A tribute to the "mares who marched" into the inner cities. 24"X30" Archival Canvas Giclee depicts a brave young mare running through the city demanding justice. A Limited Edition Archival Giclee reproduction of the original acrylic and charcoal artwork.
Occasionally, I see a horse that is so elegant and composed that she doesn't even appear to be a horse, but perhaps a being from a higher realm. This elegant and shy young mare is my impression of the circa 1815 painting by Gericault. If there's a more evolved planet covered in green grass, clear streams and thousands of beautiful horses, I would expect to see her there.
20" X 24" Archival Canvas Giclee of the original acrylic.
A tribute to the "mares who marched" in the 2017 Women's March. 24"X30" Archival Canvas Giclee depicts a determined young mare leading a throng of protestors. A Limited Edition Archival Giclee reproduction of the original acrylic and charcoal artwork.
Intel is one of the smartest and most elegant Lipizzaners I've painted. So calm and knowing, he's alert as you can see from his ears, but never startled, curious but not wary, trusting in himself as much as his owner.
Intel was inspired by the phenomenal photography of John Borys, lead photographer at Tempel Farms, the legendary home of the Tempel Lipizzaner stallions and mares.
12” X 16” Archival Giclee Reproduction of the original acryllic and charcoal artwork.
Power epitomizes his name. He's the embodiment of athleticism, grace, and horse power. He's the horse whose name you know when you buy tickets for the show. The stallion who can hurl his body into the air, performing impossible airs above ground, taking dressage to new heights. He's the horse most could never own, or perhaps could own but never ride, for it takes a master to work with Power.
Power was inspired by the "stunning" photography of Stunning Steeds
Karizma is gorgeous and she knows it. She's all confidence and speed and slides in to give you a kiss to make up for anything that might have annoyed you. It's completely impossible to get mad at this melodramatic, young Lipizzaner because she more than makes up for any transgression with her kind heart and those velvety eyes. She's the horse in the pasture that guests admire and exclaim, "Who's that?" And the owner proudly replies, "That's Karizma!"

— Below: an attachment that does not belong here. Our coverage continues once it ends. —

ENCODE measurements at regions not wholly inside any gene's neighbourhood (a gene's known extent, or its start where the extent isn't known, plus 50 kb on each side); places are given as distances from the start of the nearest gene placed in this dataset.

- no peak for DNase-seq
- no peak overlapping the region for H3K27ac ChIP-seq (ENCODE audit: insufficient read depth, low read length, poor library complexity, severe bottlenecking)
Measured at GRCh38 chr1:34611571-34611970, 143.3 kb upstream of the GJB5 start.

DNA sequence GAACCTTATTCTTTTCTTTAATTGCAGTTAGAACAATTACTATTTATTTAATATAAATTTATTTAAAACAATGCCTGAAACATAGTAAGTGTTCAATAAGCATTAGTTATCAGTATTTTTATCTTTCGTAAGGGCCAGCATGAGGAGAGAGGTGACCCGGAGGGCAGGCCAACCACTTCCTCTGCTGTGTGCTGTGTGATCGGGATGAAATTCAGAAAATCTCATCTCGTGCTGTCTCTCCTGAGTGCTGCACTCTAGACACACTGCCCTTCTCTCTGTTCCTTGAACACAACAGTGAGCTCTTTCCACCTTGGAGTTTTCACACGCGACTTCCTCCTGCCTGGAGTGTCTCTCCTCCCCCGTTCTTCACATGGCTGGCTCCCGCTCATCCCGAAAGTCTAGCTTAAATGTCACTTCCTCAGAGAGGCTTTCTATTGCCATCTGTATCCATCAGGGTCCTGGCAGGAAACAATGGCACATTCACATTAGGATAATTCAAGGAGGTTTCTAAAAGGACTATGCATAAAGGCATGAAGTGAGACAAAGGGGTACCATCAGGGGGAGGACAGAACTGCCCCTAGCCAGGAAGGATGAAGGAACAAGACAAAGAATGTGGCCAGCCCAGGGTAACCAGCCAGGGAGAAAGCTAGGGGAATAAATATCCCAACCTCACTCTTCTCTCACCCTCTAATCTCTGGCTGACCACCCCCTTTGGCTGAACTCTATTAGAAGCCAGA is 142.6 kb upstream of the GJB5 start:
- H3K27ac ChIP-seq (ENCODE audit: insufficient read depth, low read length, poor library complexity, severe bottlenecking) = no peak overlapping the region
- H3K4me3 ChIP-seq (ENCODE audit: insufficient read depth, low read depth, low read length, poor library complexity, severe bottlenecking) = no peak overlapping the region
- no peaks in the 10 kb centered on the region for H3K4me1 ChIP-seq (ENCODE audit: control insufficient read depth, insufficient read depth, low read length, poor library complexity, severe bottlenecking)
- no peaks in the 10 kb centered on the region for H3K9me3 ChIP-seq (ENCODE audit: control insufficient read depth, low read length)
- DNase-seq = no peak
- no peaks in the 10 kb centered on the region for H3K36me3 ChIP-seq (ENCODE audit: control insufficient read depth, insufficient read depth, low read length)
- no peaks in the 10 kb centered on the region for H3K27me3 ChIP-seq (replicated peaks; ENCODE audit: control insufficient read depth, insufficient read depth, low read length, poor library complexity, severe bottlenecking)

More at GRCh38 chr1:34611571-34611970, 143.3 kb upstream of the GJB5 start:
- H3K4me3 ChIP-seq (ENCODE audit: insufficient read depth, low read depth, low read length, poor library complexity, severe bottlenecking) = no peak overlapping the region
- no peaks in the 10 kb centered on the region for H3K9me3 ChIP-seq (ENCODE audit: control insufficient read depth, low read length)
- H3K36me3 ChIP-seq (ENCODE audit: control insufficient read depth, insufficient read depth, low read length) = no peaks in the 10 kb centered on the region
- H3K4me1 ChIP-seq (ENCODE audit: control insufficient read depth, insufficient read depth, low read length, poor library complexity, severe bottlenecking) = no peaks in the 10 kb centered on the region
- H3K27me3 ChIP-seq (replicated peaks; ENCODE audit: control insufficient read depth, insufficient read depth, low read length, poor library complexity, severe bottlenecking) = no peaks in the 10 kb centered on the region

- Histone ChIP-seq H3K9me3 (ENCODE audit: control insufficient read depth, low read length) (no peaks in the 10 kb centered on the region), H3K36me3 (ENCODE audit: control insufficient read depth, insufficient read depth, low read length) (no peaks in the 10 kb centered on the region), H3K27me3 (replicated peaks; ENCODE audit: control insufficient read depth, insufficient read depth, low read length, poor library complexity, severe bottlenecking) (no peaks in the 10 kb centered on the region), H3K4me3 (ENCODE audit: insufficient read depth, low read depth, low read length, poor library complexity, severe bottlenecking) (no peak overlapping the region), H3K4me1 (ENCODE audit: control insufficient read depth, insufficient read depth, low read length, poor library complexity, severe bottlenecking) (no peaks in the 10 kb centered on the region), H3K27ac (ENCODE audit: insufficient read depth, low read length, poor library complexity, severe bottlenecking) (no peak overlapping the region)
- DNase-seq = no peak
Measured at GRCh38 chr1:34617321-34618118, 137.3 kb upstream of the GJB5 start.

We think we save horses but in fact they save us.
THE HERD TRUSTS HER TO TAKE THE LEAD WHEN THEY TRAVEL. SHE SELECTS THE SAFEST ROUTE AND THE BEST PLACES TO GRAZE. AND SHE RESERVES THE RIGHT TO DRINK FIRST.
AND SHE ALONE DETERMINES WHEN THEIR BEHAVIOR HAS CHANGED SUFFICIENTLY TO LET THEM REJOIN.
BRAVERY BEYOND THEIR STRENGTH AND COURAGE WHEN OTHERS RETREAT.
"When someone 'gives' you a right you should have by birth, the very act of 'giving' re-enforces that you're not equal and are now, perhaps, even beholden. Equality is innate and we take it, own it, and live it. No one 'gives' it to us, because inevitably the giver wants to take it back."
“Grab It Back!"
(Equality, Money, Power & Sex)
"Women consoled one another in those days with, "Oh, just ignore him," and I did. Ignoring is the same as accepting and it chips away at our self esteem, which then turns into identity loss---forgetting who we are and what we stand for."
Horses are a mirror into our soul. The horse will be as difficult as we are, or as kind as we are, or as angry as we are. We hug her neck to ground us when nothing else can. The horse teaches us about ourselves. We teach the horse nothing she doesn't already know, for she is wisdom on hooves.
We're two women of a certain age who love our country, its women and its horses; and too often don't like the way any of the three are being treated: our country defiled, women marginalized and horses slaughtered. Through our equine art, feminist books and our Boss Mare's blog, we celebrate women and protest injustice.
We live on a ranch with a herd of horses who occasionally end up on canvas, making their contribution to feminist art. We're also published writers, first in L.A. developing and writing screenplays and later as authors of women's mysteries and romances. So while we've spent decades in the corporate world, we're now committed full time to creating art and literature...a bold announcement but if not now, when?
Catch our blog Mondays & Thursdays. We talk about what horse women talk about...politics, people, animals and life in general, and whether we should get another horse...
Where Women's Equality Meets Equine Art